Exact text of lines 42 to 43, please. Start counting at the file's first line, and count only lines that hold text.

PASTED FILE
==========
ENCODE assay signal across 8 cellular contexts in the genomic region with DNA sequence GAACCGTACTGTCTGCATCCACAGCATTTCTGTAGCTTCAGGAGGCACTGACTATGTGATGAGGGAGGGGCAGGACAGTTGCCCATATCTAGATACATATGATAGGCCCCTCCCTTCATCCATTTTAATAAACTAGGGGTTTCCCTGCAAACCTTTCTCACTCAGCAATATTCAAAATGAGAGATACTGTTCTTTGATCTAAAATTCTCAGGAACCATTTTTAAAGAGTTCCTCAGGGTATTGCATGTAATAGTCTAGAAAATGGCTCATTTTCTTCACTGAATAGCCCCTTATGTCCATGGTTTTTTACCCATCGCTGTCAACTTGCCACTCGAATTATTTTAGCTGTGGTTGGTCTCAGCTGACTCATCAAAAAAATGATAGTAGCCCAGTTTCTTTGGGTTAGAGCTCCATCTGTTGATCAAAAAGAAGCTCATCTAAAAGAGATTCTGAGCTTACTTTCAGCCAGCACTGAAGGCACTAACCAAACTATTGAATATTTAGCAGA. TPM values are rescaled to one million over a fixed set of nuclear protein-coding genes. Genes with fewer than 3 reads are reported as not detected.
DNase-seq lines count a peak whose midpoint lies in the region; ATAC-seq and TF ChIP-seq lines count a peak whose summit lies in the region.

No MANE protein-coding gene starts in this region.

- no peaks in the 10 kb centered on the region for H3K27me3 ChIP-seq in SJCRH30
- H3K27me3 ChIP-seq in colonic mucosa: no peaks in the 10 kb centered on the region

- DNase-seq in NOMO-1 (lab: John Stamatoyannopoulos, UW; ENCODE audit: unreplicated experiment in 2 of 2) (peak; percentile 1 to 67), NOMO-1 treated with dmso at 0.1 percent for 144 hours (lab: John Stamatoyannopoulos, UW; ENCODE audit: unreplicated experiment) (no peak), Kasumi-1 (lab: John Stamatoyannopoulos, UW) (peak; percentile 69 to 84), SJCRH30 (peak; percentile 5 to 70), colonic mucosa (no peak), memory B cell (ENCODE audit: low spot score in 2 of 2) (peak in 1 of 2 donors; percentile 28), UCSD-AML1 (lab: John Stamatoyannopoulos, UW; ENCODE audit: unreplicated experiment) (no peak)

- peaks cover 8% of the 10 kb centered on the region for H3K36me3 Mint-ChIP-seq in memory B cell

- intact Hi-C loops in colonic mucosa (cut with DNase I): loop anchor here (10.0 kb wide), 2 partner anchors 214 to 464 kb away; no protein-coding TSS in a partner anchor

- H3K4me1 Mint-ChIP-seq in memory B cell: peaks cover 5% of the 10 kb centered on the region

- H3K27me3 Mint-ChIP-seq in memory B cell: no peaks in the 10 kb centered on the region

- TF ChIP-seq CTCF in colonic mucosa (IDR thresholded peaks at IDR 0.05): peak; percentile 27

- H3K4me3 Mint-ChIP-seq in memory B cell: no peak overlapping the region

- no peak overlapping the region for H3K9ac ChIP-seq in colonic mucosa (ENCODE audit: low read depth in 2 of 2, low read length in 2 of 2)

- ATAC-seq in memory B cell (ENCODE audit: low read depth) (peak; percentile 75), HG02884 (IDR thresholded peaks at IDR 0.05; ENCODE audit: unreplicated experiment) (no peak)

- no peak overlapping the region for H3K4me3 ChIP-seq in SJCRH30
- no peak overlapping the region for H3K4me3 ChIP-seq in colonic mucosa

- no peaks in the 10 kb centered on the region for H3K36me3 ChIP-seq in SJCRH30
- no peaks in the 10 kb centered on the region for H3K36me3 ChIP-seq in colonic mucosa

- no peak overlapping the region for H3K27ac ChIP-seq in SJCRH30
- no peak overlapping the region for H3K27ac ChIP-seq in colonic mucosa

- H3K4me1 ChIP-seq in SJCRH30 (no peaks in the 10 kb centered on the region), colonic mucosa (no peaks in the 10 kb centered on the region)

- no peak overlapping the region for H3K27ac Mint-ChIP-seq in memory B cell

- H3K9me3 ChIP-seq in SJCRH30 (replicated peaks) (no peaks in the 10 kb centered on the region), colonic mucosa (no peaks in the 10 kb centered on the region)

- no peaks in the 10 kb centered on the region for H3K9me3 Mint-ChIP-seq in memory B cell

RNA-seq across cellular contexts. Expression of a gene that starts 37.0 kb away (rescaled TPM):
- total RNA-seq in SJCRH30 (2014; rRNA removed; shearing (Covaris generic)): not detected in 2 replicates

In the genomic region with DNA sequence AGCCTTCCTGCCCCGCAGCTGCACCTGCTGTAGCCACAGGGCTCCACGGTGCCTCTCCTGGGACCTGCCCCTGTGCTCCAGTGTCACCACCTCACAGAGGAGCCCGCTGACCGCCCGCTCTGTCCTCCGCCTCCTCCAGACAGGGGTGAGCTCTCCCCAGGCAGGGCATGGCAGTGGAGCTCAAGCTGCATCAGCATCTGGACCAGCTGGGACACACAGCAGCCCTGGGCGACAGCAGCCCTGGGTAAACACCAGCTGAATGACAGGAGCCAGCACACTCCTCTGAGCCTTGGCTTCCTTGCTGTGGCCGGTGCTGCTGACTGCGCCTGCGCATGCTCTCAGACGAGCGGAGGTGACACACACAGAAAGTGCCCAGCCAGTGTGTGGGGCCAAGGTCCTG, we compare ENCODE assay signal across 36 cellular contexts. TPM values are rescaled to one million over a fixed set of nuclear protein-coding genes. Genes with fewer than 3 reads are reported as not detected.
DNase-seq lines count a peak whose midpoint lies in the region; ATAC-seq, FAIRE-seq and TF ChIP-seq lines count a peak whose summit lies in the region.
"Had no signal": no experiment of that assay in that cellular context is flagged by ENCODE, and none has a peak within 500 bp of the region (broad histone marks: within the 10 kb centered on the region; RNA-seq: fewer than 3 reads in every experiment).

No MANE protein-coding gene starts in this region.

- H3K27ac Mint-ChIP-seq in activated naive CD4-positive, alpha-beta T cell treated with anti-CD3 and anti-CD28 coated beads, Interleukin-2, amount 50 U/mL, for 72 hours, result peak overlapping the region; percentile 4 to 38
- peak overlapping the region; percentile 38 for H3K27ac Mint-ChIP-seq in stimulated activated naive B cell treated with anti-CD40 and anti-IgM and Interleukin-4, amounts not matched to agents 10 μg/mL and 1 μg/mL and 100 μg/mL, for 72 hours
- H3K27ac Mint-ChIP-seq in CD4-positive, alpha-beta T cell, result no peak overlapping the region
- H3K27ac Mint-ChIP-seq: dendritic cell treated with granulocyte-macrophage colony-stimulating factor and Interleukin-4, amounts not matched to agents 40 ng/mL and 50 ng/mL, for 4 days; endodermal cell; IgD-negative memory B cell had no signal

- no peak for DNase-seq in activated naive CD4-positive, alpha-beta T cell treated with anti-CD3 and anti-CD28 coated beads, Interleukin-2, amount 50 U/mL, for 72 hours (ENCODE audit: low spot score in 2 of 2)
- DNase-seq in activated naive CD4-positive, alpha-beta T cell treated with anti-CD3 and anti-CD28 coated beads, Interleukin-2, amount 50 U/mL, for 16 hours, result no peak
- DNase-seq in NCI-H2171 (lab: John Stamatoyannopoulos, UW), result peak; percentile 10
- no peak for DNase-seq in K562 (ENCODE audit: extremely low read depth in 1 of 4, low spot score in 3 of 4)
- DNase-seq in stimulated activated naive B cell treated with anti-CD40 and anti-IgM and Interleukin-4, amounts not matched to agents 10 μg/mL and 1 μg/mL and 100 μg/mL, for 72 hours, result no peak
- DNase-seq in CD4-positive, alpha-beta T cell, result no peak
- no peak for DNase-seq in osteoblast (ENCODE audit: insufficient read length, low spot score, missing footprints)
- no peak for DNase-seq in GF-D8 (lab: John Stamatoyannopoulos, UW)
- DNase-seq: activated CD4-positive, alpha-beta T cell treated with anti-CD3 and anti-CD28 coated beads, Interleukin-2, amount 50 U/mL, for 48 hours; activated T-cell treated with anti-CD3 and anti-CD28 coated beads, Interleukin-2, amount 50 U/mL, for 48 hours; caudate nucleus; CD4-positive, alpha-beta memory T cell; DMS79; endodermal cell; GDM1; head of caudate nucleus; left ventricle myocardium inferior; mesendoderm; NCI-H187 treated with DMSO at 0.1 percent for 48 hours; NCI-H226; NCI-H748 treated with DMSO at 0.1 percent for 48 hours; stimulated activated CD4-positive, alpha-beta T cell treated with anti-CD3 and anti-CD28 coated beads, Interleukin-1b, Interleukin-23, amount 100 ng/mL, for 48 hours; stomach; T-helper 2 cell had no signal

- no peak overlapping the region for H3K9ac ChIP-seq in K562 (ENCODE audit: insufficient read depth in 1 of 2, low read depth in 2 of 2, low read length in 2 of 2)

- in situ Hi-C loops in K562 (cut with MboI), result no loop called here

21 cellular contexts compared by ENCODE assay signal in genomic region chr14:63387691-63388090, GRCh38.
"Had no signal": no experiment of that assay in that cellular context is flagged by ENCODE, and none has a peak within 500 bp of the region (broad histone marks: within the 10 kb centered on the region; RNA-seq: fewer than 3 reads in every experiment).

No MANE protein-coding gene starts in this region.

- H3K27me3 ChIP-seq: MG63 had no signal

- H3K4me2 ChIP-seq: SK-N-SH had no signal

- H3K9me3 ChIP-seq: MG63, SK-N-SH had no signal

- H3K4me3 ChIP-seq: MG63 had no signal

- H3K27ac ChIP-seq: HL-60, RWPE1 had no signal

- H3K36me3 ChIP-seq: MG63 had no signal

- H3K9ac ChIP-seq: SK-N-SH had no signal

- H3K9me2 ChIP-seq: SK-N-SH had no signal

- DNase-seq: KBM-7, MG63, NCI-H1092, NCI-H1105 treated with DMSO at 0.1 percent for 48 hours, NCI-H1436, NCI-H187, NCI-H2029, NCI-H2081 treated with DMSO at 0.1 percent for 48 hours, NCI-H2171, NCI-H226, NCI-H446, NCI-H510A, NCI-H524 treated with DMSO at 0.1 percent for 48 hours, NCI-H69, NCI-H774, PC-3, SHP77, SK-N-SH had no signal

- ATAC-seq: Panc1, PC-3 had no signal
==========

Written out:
- no peak for DNase-seq in GF-D8 (lab: John Stamatoyannopoulos, UW)
- DNase-seq: activated CD4-positive, alpha-beta T cell treated with anti-CD3 and anti-CD28 coated beads, Interleukin-2, amount 50 U/mL, for 48 hours; activated T-cell treated with anti-CD3 and anti-CD28 coated beads, Interleukin-2, amount 50 U/mL, for 48 hours; caudate nucleus; CD4-positive, alpha-beta memory T cell; DMS79; endodermal cell; GDM1; head of caudate nucleus; left ventricle myocardium inferior; mesendoderm; NCI-H187 treated with DMSO at 0.1 percent for 48 hours; NCI-H226; NCI-H748 treated with DMSO at 0.1 percent for 48 hours; stimulated activated CD4-positive, alpha-beta T cell treated with anti-CD3 and anti-CD28 coated beads, Interleukin-1b, Interleukin-23, amount 100 ng/mL, for 48 hours; stomach; T-helper 2 cell had no signal